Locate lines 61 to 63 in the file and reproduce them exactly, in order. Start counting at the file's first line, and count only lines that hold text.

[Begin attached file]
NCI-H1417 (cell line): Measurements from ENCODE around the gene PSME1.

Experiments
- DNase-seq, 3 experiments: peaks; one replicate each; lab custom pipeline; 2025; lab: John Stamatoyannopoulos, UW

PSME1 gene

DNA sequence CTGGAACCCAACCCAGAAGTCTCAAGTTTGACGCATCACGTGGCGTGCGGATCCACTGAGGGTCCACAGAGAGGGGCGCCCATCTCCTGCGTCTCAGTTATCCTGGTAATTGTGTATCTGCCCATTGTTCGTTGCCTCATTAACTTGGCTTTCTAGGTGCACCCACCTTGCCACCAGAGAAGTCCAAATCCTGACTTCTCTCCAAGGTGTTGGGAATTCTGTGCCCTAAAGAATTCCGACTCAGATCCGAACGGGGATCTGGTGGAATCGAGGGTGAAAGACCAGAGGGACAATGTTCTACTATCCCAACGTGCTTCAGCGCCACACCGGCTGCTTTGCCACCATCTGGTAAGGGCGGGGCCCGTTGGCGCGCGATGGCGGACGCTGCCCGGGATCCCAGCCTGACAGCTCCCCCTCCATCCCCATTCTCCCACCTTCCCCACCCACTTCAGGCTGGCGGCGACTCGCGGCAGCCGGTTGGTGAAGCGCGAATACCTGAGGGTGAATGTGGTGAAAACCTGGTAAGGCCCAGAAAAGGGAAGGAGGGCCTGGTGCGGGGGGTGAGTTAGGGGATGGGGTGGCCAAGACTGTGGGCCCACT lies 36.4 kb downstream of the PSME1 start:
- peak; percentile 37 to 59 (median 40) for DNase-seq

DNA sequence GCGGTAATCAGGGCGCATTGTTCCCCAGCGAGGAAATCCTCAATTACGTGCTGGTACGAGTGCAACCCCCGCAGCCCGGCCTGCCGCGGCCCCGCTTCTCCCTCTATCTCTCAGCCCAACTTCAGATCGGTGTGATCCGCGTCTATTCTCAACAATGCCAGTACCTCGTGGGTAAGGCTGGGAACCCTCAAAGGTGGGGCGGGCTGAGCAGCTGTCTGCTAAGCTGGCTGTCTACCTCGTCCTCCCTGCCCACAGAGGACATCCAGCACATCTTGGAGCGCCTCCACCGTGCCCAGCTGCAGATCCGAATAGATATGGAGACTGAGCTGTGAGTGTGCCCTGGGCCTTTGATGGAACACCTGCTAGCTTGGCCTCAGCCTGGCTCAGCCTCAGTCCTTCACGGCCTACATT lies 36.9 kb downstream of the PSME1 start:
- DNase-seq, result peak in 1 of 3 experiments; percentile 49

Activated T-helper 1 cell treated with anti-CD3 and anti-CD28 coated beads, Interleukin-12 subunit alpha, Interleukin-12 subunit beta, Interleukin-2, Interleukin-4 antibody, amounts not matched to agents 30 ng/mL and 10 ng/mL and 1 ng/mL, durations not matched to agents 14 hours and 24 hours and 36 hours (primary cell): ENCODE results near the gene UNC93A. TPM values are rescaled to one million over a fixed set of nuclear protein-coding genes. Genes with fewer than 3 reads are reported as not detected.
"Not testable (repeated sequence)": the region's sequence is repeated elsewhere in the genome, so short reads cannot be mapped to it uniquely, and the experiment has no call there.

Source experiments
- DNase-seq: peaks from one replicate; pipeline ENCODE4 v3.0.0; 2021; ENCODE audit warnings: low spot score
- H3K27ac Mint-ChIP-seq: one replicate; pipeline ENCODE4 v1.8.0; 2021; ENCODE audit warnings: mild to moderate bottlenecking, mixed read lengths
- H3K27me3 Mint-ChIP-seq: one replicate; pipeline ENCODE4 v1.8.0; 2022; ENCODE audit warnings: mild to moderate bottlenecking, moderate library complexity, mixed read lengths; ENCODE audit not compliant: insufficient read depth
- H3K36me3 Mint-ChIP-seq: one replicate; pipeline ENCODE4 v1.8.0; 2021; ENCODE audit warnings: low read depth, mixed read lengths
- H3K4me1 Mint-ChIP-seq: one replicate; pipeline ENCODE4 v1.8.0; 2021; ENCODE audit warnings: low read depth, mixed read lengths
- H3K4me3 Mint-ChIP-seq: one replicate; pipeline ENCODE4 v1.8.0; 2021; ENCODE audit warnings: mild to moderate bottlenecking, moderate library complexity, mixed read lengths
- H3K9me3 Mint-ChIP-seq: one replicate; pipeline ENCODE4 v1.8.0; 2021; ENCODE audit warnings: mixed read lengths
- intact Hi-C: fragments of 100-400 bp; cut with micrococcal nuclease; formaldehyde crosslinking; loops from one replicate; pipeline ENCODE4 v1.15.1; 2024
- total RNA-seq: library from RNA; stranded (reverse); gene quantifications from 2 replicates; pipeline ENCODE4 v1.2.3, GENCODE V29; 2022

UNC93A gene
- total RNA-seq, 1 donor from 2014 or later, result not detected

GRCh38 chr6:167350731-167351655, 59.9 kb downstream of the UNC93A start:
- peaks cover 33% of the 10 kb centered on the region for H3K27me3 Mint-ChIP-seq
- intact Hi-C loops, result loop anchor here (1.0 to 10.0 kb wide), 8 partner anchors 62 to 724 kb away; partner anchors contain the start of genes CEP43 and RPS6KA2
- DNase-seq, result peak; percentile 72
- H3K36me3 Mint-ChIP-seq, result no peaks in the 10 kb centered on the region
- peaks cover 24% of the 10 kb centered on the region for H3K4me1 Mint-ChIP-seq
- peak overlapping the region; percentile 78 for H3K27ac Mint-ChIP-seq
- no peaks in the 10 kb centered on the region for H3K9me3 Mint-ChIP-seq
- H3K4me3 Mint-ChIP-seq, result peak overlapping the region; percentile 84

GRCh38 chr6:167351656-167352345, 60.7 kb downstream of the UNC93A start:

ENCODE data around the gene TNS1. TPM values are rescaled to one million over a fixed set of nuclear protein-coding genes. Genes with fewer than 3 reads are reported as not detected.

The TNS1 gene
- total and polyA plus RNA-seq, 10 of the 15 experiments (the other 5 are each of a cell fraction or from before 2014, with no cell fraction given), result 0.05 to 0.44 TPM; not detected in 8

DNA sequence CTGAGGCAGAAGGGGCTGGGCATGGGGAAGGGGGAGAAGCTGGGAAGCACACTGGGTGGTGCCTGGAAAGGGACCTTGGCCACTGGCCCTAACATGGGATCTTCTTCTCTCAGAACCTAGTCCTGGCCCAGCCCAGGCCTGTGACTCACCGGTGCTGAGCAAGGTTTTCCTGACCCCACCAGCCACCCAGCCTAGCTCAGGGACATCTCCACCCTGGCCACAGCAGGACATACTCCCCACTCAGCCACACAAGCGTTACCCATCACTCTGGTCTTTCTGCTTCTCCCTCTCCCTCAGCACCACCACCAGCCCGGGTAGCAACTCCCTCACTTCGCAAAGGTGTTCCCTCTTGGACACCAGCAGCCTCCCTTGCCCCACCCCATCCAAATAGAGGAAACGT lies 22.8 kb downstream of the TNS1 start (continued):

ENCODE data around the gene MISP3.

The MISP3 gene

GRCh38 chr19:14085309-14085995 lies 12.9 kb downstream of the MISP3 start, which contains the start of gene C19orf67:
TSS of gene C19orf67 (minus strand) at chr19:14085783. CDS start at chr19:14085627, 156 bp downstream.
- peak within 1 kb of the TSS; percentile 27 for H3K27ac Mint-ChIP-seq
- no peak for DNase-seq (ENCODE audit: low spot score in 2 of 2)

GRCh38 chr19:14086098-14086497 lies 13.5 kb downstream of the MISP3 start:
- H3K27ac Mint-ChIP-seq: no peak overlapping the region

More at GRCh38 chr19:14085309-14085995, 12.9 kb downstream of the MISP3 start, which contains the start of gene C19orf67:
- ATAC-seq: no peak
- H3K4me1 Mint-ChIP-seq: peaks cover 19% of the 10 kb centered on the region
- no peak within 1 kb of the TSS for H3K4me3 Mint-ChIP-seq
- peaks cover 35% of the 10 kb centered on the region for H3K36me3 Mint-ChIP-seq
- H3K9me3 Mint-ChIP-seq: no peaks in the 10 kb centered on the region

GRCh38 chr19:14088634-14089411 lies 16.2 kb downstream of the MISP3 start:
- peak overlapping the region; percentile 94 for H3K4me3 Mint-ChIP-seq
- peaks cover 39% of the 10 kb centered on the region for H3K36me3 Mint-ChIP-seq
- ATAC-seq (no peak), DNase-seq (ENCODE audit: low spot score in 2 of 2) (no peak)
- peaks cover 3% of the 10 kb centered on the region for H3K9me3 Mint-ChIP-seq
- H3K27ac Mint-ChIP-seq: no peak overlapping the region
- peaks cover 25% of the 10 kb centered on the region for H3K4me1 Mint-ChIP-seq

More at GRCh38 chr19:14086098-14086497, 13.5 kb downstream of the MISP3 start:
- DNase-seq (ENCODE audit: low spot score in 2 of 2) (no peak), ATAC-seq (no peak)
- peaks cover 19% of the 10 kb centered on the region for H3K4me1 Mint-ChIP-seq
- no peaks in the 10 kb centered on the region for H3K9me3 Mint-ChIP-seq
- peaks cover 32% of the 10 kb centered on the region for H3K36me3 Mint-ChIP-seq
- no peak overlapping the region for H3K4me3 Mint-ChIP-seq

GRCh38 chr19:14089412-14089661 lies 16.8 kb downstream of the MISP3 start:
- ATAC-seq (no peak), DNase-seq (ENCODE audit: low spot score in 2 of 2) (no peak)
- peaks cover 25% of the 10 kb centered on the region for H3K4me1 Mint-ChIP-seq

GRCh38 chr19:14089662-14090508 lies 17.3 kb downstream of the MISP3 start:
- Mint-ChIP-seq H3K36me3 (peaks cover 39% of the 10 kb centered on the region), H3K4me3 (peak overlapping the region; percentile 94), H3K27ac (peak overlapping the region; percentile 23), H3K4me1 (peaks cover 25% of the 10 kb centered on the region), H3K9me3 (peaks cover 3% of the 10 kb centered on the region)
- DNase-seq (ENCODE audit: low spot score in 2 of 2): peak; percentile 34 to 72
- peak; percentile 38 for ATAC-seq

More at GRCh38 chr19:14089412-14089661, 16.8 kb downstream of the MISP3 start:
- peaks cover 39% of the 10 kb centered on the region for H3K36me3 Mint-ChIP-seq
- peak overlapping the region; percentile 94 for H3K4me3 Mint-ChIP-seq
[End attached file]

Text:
- no peaks in the 10 kb centered on the region for H3K9me3 Mint-ChIP-seq
- peaks cover 32% of the 10 kb centered on the region for H3K36me3 Mint-ChIP-seq
- no peak overlapping the region for H3K4me3 Mint-ChIP-seq